If Not for the Cat

If Not for the Cat

Hardcover(First Edition)

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If Not for the Cat 4 out of 5 based on 0 ratings. 8 reviews.
JeraSullivan on LibraryThing More than 1 year ago
Summary:This book contains several different Haiku poems. Each poem describes something in particular that is not directly stated. Boneless, translucent,We undulate, undulate,GelatinouslyThis Haiku describes a jelly fish. Personal Reaction: I love this book. The illustrations are good and describe each poem. But the best part are the descriptions in the Haiku's. They give just enough detail to not give anything away to easily. Classroom Extension Ideas:1. This book could be used to teach students how to write a Haiku.2. This book could be used by reading each Haiku to the students without showing them the illustrations and making them guess what the poems are describing.
KaleyHarper on LibraryThing More than 1 year ago
Summary:A collection of haikus that are of different animals. Some of the examples are: haikus about a sloth, a skunk, and an otter to name a few.Personal:I like this collection of haikus because even though they are easy to read, they correctly explain what the animal is.Classroom Extension:1. I would have a day set aside for animals. We would discuss all the animals that the students talk about and read the haiku that pertains to that particular animal.2. I would have the students make their own haiku about there favorite animal, and then share it with the class.
AngMarWilson on LibraryThing More than 1 year ago
This book is about animals and their particular charateristics such as diets, looks, and defenses. These animals were described using haikus. The illustrations were fabulous! However, I was not a fan of this particular book. I felt it was a tad bit difficult for children to understand(I want to teach third graders and I do not see them understanding some of the words). This book should definitely be used when teaching poetry to older children though.I would have my students write their own haiku about their favorite animal. This would help them develop writing skills. I would also have them draw an illustration to be incorporated with their haiku.
eburkham on LibraryThing More than 1 year ago
This is a book of haiku's that describe an animal. The haiku does not name the animal and that is the fun part. You have to figure out what animal it is describing.I really like this book. I was surprised because I don't usually like haiku, but I loved how it described things about animals that we all know. We were left figuring out exactly what animal was being described.I would have the children take different animals out of the book and research more about the animal. They will then have to write a short report about what they learned about the animal, and present it to the class.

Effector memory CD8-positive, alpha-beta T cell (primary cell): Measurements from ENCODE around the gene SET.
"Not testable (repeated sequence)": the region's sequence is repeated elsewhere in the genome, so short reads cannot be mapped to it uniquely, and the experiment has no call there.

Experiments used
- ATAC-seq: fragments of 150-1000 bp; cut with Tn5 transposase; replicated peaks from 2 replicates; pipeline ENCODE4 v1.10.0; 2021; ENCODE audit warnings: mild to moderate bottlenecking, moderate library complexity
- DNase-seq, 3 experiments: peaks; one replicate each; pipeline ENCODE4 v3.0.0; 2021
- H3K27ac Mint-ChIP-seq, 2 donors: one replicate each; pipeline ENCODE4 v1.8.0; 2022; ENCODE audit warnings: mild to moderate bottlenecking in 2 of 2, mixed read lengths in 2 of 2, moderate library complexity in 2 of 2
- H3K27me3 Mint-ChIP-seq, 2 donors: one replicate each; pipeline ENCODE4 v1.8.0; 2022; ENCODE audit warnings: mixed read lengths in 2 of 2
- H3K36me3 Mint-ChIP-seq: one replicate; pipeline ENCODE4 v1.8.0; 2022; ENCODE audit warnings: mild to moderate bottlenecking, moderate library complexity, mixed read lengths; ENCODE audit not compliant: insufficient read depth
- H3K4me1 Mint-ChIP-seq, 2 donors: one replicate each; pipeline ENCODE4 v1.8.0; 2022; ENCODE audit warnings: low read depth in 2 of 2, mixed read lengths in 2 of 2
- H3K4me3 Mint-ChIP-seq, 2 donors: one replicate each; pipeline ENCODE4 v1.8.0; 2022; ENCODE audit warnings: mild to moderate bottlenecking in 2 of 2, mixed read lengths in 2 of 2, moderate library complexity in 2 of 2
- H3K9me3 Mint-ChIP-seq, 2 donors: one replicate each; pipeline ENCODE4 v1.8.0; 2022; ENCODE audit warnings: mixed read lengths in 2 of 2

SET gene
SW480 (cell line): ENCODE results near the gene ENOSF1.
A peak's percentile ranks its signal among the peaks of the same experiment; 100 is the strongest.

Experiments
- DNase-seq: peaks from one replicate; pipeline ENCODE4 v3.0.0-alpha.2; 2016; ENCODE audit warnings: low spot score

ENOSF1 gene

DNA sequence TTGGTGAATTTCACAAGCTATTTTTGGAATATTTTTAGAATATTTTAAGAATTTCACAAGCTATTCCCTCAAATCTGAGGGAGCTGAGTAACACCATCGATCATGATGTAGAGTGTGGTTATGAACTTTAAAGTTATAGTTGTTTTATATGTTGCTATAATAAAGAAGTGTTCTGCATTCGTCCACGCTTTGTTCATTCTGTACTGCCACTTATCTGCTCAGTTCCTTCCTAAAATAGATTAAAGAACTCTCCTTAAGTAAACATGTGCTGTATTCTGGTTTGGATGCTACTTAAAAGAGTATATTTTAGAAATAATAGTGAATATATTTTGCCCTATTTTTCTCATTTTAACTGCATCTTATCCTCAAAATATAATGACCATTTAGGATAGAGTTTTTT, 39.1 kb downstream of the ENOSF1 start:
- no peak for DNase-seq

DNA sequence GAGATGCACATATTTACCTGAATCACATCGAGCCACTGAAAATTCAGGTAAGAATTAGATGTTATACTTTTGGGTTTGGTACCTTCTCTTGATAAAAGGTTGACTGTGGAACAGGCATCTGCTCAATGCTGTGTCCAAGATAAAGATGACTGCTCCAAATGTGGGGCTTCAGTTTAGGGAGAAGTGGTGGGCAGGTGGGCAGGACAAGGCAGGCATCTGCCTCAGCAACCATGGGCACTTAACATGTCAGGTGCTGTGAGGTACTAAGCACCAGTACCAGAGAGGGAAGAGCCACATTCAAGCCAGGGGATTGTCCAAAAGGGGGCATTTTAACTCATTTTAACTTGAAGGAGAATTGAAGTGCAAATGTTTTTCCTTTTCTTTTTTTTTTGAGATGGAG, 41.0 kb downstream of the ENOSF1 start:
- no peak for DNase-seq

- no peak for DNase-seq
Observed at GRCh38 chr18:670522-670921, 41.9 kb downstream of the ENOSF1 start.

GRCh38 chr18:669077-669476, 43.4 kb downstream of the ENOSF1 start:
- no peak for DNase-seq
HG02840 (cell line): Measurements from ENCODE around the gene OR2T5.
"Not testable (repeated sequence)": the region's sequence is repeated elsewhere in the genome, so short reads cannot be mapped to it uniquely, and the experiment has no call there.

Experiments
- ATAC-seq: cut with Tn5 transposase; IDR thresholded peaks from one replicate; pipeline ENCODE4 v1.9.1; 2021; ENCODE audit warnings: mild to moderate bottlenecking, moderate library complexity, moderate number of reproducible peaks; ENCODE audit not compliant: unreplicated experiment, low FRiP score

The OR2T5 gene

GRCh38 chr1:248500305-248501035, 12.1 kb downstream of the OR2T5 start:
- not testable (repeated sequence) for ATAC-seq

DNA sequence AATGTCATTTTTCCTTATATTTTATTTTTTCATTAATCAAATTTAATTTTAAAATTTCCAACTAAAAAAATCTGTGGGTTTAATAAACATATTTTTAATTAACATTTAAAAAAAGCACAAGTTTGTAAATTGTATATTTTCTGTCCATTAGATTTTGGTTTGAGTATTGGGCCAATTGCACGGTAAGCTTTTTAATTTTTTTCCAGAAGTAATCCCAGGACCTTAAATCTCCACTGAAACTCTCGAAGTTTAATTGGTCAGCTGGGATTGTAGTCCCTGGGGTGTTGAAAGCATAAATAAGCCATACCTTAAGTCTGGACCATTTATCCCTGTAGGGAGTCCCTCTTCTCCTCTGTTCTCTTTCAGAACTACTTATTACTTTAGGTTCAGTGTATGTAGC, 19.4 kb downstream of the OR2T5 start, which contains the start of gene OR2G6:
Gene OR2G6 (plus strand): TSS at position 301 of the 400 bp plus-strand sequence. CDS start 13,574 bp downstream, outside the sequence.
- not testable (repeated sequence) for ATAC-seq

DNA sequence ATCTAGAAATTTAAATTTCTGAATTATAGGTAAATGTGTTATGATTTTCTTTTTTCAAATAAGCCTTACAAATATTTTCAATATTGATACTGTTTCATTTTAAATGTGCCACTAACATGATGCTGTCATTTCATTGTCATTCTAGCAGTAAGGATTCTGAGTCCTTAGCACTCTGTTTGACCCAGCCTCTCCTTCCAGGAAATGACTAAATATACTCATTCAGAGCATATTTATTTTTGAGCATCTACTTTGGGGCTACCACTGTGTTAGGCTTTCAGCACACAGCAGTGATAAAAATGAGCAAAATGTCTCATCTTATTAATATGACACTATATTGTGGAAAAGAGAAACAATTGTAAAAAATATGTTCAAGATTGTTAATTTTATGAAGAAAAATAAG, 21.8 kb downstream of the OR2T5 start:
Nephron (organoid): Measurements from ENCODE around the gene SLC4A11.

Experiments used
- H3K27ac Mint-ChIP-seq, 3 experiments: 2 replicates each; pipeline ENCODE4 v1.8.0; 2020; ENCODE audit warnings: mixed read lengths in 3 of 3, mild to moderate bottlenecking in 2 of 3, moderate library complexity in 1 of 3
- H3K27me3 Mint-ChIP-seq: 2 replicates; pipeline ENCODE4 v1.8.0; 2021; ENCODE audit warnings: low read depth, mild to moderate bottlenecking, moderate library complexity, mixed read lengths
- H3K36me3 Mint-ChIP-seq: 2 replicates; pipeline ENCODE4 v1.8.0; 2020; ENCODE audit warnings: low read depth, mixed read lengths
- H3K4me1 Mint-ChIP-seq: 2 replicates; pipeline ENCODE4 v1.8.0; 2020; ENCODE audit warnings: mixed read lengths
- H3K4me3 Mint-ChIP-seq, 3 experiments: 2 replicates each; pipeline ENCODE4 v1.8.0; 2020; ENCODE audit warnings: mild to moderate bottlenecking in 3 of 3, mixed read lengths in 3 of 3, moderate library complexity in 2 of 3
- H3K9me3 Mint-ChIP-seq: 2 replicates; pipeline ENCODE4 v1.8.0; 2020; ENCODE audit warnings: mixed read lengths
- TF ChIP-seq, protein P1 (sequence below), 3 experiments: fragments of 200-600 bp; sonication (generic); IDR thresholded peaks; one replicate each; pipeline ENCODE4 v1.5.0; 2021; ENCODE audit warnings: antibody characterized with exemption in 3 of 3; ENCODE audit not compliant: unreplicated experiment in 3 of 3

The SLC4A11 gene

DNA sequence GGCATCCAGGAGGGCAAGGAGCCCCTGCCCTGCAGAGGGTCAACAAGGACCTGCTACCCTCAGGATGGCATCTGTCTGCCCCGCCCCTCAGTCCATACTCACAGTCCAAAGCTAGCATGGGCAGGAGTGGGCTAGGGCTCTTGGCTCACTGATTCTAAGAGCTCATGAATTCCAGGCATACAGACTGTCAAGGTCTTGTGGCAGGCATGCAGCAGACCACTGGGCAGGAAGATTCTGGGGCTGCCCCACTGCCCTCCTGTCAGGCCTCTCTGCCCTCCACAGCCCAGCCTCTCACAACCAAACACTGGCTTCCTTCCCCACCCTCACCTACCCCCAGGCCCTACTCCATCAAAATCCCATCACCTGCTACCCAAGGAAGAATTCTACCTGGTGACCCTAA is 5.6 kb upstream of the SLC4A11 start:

mlgonzales on LibraryThing More than 1 year ago
In the vivid imagination of play on words that Jack Prelutsky uses in this book brings the animals more to life with each turning page. My favorite, the butterfly being shown from cocoon to full beautiful growth for the reader to experience. AWESOME!!I enjoyed the extreme features that the author included in these 17 individual works of haiku involving senses, environment and self enough to leave the reader searching for more.In my classroom, I would give children pictures of animals, places, or things to develop some haiku. Realistic. Silly. Serious. All in the fun of sharing some imagination.Also, take the children out for a walk to allow them to imitate Prelutsky technique, involving all the sense, everything around us.
DushiyanthiMcCarley on LibraryThing More than 1 year ago
This book is about how different animals describe themselves in a few sentences and have the reader guess what they are. In a few lines they give the reader a few clues and have the reader say if they are an animal or bird, like the elephant who describes itself as with long noses and ears that block the sun. I liked this book since I feel that children can to try to guess the animal without the teacher showing the pictures to them. Extention: The students can a guessing game like " who am I", by giving a few clues like I am soft , I have a fluffy tail etc and the other will guess it to be rabbit.
bamabreezin4 on LibraryThing More than 1 year ago
Vivid illustrations and descriptive haikus provide for great lessons on vocabulary, poetry, and descriptive language.
Grammy_Flo More than 1 year ago
We got this as a library book first and I had to own it. My 4yr old knows lots of animals and she can name all 17 in this book. The illustrations are wonderful, we all have a favorite. The poems do not talk down to kids; there are plenty of big words but this is a book we enjoy together. A great way to expose a child to new form of expression. Maybe we'll be inspired to try Haiku too!